This is an interview between James Stafford of OilPrice.com and Tony Hayward, former CEO of BP who was forced to resign as a consequence of the Deepwater Horizon oil spill.
James Stafford: On 29 September, a series of attacks targeting security forces in the Kurdish capital of Erbil killed six, sparking fears that the conflict in Syria maybe be spreading Kurdistan. Will this do anything to investor confidence in the region?
Tony Hayward: Kurdistan has been a beacon of stability and security in an unstable region, but sadly nowhere is immune to terrorism. As this is the first such incident in Kurdistan for six years, we have no reason to think that it will or should change investor perception.
James Stafford: Right now, Kurdistan is one of the hottest emerging venues out there, and the media is fascinated with the Kurds' success in forging oil and gas independence despite threats emanating from Baghdad. As the largest oil producer in Kurdistan, Genel naturally fields the majority of tricky questions related to these political dynamics. Is there anything that can stop Kurdistan from continuing to pursue oil independence at this point?
Tony Hayward: The impending completion of the pipeline is clearly a significant milestone for the oil industry in the Kurdistan Region of Iraq. The relationship between the KRI and Turkey is now very strong, and this has helped the Kurdistan Regional Government to take control of its own exports. The strength of this relationship has helped to give significant momentum to the Kurdistan oil and gas industry.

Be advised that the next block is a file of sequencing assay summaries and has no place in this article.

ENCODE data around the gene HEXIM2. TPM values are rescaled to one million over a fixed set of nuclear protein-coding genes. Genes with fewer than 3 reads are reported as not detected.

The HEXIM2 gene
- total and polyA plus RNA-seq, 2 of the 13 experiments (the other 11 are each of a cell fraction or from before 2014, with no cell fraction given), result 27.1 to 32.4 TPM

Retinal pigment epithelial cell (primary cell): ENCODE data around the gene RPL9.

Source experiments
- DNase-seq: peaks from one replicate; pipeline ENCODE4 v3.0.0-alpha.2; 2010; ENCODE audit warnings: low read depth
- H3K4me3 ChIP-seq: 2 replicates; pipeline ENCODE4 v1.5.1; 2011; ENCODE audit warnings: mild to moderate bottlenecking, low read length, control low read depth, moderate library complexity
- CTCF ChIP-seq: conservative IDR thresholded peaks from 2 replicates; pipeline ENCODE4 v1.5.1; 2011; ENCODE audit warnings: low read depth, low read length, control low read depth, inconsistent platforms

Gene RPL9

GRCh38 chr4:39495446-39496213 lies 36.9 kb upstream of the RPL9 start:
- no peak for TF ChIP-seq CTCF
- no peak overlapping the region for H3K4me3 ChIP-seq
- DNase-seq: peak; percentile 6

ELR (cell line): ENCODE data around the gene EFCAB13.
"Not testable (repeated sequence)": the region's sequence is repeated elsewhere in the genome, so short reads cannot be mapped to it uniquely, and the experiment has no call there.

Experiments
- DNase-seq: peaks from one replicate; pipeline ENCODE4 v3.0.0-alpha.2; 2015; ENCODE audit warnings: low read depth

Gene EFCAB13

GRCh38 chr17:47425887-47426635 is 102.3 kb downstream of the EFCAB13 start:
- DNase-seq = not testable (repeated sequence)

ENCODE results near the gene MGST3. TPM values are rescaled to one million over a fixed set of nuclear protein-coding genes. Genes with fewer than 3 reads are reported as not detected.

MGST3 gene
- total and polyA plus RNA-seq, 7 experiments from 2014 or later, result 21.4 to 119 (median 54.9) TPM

The signing of an Energy Framework Agreement between Turkey and the KRG in March 2013 was an important step, and we have seen clear evidence of its implementation - KRI crude oil is exported by truck to international markets via Turkey, and a Turkish state-backed energy company has also entered the upstream sector in the KRI, signing 6 PSCs with the KRG and partnering with Exxon in a number of licences. Finally, Turkey and the KRG have agreed a framework for the export of KRI gas to the Turkish gas market – we expect this Gas Sales Agreement to be signed by the end of the year.
Kurdistan has always had the resources, now it is building the infrastructure and has a significant market for its oil and gas. It is a good place to be.
James Stafford: How far along is the pipeline at present?
Tony Hayward: The pipeline from Taq Taq to Fishkabur is very close to completion – welding is now in sight of the pumping station. We expect the entire system, capable initially of exporting some 300,000 barrels a day, to be fully operational around the end of the year. This will be a major inflection point for the Kurdistan Region of Iraq and of course for Genel, allowing us to increase production and realise international prices for our exports.
James Stafford: What can we expect in terms of production once the new pipeline to Turkey comes on line, as planned for the fourth quarter?
Tony Hayward: We have not yet given guidance for production for 2014, but developments at Taq Taq and Tawke are on track to deliver 140,000 barrels a day of working interest production capacity by year end-2014.
James Stafford: What will Baghdad's response be?
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